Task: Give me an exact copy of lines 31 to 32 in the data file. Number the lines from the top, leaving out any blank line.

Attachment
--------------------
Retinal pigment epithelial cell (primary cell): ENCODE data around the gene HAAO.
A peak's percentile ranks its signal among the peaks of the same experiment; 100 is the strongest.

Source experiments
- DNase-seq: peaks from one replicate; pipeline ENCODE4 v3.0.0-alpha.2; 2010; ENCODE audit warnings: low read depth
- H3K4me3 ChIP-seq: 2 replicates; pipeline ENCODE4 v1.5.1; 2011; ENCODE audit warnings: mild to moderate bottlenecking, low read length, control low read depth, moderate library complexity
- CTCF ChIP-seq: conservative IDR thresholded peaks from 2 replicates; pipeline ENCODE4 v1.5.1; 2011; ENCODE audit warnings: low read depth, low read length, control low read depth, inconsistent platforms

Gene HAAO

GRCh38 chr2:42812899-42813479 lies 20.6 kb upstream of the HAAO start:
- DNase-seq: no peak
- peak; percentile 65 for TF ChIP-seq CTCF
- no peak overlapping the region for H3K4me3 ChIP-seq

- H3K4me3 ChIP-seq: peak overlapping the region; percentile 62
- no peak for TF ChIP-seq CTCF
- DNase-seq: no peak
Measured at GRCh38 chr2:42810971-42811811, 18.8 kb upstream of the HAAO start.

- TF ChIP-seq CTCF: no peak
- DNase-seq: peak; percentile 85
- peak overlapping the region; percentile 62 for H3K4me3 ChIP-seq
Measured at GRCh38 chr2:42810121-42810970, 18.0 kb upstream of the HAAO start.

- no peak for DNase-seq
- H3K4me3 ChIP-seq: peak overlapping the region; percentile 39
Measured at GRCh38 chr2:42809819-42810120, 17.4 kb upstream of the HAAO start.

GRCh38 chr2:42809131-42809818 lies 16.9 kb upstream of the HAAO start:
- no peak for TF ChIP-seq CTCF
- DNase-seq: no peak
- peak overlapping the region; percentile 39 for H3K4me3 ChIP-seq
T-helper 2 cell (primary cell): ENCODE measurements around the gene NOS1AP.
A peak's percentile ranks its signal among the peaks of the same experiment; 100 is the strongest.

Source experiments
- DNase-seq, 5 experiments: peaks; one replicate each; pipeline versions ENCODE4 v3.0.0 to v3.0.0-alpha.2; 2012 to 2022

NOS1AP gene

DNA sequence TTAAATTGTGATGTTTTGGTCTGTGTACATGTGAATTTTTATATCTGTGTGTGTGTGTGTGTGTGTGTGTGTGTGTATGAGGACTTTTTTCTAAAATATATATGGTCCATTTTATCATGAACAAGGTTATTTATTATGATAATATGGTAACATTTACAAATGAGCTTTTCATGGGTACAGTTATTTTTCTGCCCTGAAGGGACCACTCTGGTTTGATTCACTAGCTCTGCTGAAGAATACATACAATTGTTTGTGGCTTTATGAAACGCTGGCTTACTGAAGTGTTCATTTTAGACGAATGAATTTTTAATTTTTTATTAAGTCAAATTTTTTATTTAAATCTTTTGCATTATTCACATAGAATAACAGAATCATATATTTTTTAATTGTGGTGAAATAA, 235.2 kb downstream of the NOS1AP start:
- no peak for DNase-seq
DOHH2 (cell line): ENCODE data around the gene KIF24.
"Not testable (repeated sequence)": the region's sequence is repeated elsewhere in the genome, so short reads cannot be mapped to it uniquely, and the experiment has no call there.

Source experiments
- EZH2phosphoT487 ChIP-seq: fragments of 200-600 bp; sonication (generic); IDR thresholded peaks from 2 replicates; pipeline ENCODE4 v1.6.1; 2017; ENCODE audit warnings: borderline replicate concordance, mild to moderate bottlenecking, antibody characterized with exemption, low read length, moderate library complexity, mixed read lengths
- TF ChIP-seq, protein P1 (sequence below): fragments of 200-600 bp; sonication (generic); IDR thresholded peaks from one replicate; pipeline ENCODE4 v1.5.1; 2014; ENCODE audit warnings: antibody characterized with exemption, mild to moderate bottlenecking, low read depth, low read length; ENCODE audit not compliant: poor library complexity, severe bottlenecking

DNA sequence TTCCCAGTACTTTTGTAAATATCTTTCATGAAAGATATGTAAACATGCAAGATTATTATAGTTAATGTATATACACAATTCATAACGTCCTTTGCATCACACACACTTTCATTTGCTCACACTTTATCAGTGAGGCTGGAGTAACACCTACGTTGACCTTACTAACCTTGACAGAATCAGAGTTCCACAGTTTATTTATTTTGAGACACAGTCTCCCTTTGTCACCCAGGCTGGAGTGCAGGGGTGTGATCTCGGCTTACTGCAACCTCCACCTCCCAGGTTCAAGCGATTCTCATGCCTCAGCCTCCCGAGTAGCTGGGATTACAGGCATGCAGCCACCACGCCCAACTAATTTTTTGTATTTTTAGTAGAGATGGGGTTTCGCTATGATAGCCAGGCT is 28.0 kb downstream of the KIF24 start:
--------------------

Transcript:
NOS1AP gene

DNA sequence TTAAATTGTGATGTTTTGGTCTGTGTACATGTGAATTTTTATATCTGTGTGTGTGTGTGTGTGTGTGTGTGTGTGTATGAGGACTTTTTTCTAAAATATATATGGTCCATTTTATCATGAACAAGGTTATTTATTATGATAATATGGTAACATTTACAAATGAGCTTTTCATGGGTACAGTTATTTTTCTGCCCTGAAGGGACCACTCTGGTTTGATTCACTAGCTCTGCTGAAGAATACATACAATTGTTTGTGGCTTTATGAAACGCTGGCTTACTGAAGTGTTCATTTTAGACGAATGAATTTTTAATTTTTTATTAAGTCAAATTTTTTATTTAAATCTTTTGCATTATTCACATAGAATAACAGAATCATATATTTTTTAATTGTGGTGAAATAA, 235.2 kb downstream of the NOS1AP start: